What does auto enrolment mean for your business?
Although we are all living longer, not everyone is saving enough to fund the increasing number of years spent in retirement. Therefore, the law has changed to encourage more employees, particularly those on lower incomes, to build a pension by staying in a scheme and continuing to contribute to it.
Every UK employer now has to enrol all staff meeting certain criteria on to a workplace pension scheme. Workers don’t choose this scheme, their employer does, meaning the onus is on employees to actively opt out of the scheme, should they decide to leave, rather than proactively selecting a pension scheme themselves.
This is called auto enrolment, and it is being introduced nationwide over a six-year period, having started with the UK’s biggest employers in April 2012.
As an employer, you are obliged to pay a minimum contribution for every included employee of 1% of salary, a figure which rises to 3% by 2018.
The new arrangements apply to everyone on your payroll (including temporary staff and agency employees paid directly) who:
- Is aged between 22 and the state pension age
- Is employed in the UK
- Has an annual salary of at least £10,000.
Certain other employees, depending on their age and income, retain the right to inclusion in your auto enrolment pension scheme, and if they are ask you to do this, you must comply with their wishes.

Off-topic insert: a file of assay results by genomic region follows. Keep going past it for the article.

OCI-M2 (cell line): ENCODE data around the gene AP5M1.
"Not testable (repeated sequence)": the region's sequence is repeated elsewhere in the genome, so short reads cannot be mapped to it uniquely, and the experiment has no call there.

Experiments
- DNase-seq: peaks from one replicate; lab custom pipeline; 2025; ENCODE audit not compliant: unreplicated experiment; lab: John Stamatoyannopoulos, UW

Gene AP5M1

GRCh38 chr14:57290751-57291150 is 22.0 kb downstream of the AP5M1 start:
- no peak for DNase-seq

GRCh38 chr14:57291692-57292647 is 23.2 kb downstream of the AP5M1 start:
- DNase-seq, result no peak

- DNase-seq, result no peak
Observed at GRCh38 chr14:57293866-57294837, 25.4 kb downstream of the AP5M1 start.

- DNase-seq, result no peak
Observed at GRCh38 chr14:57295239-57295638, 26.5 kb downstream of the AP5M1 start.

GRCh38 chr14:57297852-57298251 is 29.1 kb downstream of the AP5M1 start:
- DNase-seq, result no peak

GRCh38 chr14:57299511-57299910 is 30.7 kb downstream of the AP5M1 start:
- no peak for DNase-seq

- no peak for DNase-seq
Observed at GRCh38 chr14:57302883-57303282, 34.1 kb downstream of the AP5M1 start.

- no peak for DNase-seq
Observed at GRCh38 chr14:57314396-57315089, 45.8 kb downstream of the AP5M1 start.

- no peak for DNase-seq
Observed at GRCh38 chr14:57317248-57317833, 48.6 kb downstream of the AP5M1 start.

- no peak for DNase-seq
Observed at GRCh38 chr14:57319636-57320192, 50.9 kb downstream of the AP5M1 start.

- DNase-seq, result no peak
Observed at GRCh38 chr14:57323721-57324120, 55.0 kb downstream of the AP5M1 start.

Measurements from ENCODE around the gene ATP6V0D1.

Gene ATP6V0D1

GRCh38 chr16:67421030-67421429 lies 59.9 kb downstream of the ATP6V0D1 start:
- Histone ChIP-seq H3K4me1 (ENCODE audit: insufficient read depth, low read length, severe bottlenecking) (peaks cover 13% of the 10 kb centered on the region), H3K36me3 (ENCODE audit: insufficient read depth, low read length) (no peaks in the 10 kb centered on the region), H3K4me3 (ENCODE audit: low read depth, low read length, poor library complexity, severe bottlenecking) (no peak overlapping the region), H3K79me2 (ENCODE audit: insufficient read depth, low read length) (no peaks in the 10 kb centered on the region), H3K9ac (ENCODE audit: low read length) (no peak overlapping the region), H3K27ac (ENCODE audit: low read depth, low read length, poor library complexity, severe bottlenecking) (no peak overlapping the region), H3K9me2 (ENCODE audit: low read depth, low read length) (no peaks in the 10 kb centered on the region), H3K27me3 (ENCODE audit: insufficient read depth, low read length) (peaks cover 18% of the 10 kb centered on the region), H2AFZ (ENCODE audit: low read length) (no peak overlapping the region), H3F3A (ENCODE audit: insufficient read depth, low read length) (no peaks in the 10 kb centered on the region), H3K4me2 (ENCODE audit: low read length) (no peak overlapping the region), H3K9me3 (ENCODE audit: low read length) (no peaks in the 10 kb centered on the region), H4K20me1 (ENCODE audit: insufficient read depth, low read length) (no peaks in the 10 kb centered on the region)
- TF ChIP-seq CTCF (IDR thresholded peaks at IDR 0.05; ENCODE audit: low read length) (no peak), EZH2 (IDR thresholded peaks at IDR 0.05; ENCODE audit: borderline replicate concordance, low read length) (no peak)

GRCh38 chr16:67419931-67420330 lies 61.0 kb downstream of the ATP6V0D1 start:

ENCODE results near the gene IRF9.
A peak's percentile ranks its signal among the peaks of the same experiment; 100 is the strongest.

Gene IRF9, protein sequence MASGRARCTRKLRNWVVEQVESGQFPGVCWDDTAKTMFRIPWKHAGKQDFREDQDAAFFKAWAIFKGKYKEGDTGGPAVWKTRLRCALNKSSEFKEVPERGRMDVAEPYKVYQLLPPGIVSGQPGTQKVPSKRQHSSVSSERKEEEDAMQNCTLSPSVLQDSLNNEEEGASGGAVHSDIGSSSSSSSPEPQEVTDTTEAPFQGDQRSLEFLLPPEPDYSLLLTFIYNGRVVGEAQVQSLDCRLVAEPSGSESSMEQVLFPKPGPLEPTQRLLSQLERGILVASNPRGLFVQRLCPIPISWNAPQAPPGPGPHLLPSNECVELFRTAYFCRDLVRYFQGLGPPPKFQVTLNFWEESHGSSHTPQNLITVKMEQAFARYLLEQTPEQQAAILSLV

There is yet another group of staff who can ask to join a scheme, and who also have to be included, but you are not under any obligation to provide an employer contribution for these members of your team. More details on understanding who in your workforce falls into which category can be found on the website of the Pensions Regulator.
Duties for automatic enrolment begin from your ‘staging date’, and when this falls depends on the size of your PAYE scheme. You are entitled to delay the start of auto enrolment for up to three months from this date, should you wish to do so. Then, once this period has expired, all relevant staff members need to be enrolled on a pension scheme. You can find out your staging date, if you don’t already know it, from the Pension Regulator’s website.
Once you know this date, you should write to everyone individually and let them know how automatic enrolment affects them.
Additionally, there is a requirement to report to the Pensions Regulator about your compliance with legislation on auto enrolment. You’ll need the right software to handle automatic enrolment, usually your payroll system.
Make sure your organisation is properly prepared, since many smaller employers, in particular, may not realise that the rules apply to them. Penalties for non-compliance include notices and fines, served by the Pensions Regulator. The body said this autumn that it has already penalised the first employers a fixed sum of £400 for breaking the law in not meeting their duties on pension schemes and automatic enrolment.
Don’t join them. Follow the regulator’s advice and, if you have not already done so, start planning ahead for auto enrolment months before your staging date.
At FourM, our payroll team has a wealth of experience with all sizes of organisation and can help you meet your duties concerning automatic enrolment. Ask us today for more information.